Note: the seven sins and seven virtues, e.g. pride, humility, greed, charity, etc. are uncountable nouns.
Sources: britanica.com; collinsdictionary.com.
Vocabulary: all words in bold are in the vocabulary quiz below.
Pet Shop Boys – It’s A Sin (with lyrics)
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Expressions with the word “sin”
I wouldn’t buy that painting, it’s ugly as sin. (It’s very ugly)
He was a terrible person but now he wants to atone for his sins. (He wants to show he is sorry for what he did.)
We went to Sin City and lost a lot of money gambling. (Las Vegas, Nevada)
She was living in sin with her boyfriend. (They lived together but they were not married).
‘Strong, centralized government’ is a term that can cover a multitude of sins. (It does not reveal its true nature.)
Quotes about sin
Mahatma Gandhi, Indian lawyer, anti-colonial nationalist and political ethicist, famously said the seven deadly sins are:
“Wealth without work,
pleasure without conscience,
science without humanity,
knowledge without character,
politics without principle,
commerce without morality,
and worship without sacrifice.”
Here are seven more quotes for you to match with their author:
- All of the seven deadly sins are man’s true nature.
- I am Envy… I cannot read and therefore wish all books burned.
- Of the seven deadly sins, only envy is no fun at all.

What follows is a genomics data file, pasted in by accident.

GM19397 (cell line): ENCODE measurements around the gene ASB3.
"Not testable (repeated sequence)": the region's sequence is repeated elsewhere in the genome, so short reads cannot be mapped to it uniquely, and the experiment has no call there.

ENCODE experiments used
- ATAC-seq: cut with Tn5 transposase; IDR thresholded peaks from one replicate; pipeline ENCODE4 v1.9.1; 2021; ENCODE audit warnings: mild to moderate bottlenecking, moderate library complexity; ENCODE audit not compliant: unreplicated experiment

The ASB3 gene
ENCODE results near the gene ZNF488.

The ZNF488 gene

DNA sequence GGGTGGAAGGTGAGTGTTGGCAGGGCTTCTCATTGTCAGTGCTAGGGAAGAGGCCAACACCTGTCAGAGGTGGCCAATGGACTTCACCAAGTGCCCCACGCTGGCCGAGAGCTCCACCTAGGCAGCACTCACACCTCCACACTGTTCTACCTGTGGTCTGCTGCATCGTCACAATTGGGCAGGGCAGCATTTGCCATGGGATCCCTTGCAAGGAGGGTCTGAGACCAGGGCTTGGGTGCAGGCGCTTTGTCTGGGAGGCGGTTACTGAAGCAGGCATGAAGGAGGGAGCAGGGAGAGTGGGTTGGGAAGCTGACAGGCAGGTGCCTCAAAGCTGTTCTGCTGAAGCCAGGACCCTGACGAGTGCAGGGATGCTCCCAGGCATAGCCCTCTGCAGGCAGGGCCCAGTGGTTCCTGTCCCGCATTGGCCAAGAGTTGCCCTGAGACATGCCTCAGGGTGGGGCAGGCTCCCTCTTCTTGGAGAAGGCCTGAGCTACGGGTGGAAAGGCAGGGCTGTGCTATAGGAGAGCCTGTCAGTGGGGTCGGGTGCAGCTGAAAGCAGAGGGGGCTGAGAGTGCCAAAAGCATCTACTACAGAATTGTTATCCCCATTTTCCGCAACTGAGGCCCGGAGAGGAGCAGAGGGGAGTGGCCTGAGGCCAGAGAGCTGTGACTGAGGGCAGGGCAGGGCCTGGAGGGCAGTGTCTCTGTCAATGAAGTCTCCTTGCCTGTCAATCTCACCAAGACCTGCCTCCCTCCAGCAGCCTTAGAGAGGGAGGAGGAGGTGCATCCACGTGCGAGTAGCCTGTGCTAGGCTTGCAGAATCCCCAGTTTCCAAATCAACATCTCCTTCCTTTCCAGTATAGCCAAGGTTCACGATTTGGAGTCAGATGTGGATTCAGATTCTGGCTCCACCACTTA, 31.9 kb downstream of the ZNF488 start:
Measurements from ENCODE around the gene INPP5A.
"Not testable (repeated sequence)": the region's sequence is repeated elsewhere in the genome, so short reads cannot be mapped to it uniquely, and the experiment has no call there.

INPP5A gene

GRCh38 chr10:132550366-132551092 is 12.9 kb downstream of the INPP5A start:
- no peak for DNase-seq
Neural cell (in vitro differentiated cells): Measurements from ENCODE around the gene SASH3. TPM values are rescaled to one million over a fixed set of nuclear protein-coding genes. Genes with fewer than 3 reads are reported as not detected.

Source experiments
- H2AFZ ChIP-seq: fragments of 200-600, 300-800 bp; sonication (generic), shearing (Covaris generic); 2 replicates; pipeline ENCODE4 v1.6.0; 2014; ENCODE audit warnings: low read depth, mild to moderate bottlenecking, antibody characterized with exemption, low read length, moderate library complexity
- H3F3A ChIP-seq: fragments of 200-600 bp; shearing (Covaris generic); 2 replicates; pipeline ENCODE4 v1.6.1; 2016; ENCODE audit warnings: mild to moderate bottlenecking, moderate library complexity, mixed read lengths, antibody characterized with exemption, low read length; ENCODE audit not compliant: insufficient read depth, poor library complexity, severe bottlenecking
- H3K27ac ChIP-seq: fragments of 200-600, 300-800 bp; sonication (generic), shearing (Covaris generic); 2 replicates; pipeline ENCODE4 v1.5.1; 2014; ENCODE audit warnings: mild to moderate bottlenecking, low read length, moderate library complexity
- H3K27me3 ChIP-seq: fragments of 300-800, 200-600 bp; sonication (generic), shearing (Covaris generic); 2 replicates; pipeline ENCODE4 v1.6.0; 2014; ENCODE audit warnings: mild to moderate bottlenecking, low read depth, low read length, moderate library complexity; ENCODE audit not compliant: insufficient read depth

- Satanists are encouraged to indulge in the seven deadly sins, as they need hurt no one; they were invented by the Christian Church to insure guilt on the part of its followers.
- Social networks do best when they tap into one of the seven deadly sins. Facebook is ego. Zynga is sloth. LinkedIn is greed.
- Beware of monotony: it’s the mother of all the deadly sins.
- All the seven deadly sins are peccadilloes but without three of them, Pride, Lust, and Sloth, poetry might never have been born.
a. Reid Hoffman, American internet entrepreneur
b. Joseph Epstein, American writer
c. Christopher Marlowe, author of Doctor Faustus
d. Edith Wharton, American novelist (1862-1937)
e. Vladimir Nabokov, 20th Russian-American novelist
f. Marilyn Manson, American singer and songwriter
g. Anton Szandor LaVey, 20th American author and occultist
1:f – 2:c – 3:b – 4:g – 5:a – 6:d – 7:e
INXS – Original Sin (with lyrics)
Match the words in the text above with their definition:
- Fine line
a. a sudden loss of power, status, or success
b. to do something illegal or morally wrong: commit a crime, an offence, murder, a robbery, adultery, suicide.
c. to succeed in dealing with or controlling a problem
d. if there is a fine line between two things, they seem very similar and it is difficult to see a difference between them
e. The crime of stealing.
g. Not very serious, and therefore easy to forgive.
h. reasonable and morally right / where everyone is treated equally
1:b – 2:e – 3:f – 4:a – 5:c – 6:g – 7:d
- To be in for (something)
- Can’t be bothered
- Short cut
- Be no fun
- Tap into (something)
a. a way of saving time or effort in doing something, often a method that produces a result that is not good enough (in this context)
b. to understand and express something such as people’s beliefs or attitudes
c. used for saying that someone will not do something because they feel lazy or because it is too much effort (I said I’d go out with them tonight, but I can’t be bothered).
d. an immoral action that is not very serious or harmful
e. to not be enjoyable
f. to be going to experience something, especially something unpleasant (It looks as if we’re in for some stormy weather).
g. the appearance of the skin on someone’s face.
8:f – 9:g – 10:c – 11:a – 12:e – 13:b – 14:d
Lady Gaga: Sinner’s Prayer (with lyrics)